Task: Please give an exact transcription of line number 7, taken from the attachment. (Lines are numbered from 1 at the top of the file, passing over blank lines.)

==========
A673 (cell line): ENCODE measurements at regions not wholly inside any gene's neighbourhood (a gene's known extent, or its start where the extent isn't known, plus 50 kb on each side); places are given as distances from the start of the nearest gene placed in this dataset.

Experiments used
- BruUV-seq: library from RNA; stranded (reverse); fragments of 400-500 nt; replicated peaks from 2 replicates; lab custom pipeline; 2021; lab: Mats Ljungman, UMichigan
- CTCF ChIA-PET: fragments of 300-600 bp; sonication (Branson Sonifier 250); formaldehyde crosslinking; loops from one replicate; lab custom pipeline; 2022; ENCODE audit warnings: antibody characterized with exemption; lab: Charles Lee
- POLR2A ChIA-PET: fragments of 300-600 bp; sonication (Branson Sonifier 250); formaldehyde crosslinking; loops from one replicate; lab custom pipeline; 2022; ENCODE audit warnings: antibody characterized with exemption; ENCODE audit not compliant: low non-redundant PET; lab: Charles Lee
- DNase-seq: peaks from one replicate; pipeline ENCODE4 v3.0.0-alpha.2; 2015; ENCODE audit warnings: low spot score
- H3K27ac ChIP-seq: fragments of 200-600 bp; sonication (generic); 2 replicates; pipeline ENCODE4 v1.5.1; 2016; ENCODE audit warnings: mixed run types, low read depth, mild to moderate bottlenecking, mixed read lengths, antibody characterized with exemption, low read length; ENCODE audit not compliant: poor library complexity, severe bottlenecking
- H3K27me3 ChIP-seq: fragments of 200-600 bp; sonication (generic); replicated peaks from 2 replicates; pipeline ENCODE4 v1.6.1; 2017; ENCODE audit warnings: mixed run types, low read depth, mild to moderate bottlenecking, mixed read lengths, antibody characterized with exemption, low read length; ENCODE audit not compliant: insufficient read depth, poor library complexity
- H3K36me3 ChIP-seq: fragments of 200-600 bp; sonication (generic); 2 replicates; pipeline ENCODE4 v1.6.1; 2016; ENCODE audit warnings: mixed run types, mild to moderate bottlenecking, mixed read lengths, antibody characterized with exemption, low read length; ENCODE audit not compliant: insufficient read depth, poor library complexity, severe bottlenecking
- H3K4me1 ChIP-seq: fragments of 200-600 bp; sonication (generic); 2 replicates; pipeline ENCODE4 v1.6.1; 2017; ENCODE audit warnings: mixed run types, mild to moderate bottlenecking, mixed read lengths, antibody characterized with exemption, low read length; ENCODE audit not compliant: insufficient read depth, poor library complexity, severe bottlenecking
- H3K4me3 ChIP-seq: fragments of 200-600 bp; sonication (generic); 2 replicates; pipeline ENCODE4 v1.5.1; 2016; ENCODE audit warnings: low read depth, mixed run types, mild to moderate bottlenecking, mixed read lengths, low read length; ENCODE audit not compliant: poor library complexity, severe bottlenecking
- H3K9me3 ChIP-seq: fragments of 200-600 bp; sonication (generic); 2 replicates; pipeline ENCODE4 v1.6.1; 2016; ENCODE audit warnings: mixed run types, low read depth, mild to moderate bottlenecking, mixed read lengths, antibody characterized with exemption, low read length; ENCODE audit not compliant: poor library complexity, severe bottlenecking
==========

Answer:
- H3K27ac ChIP-seq: fragments of 200-600 bp; sonication (generic); 2 replicates; pipeline ENCODE4 v1.5.1; 2016; ENCODE audit warnings: mixed run types, low read depth, mild to moderate bottlenecking, mixed read lengths, antibody characterized with exemption, low read length; ENCODE audit not compliant: poor library complexity, severe bottlenecking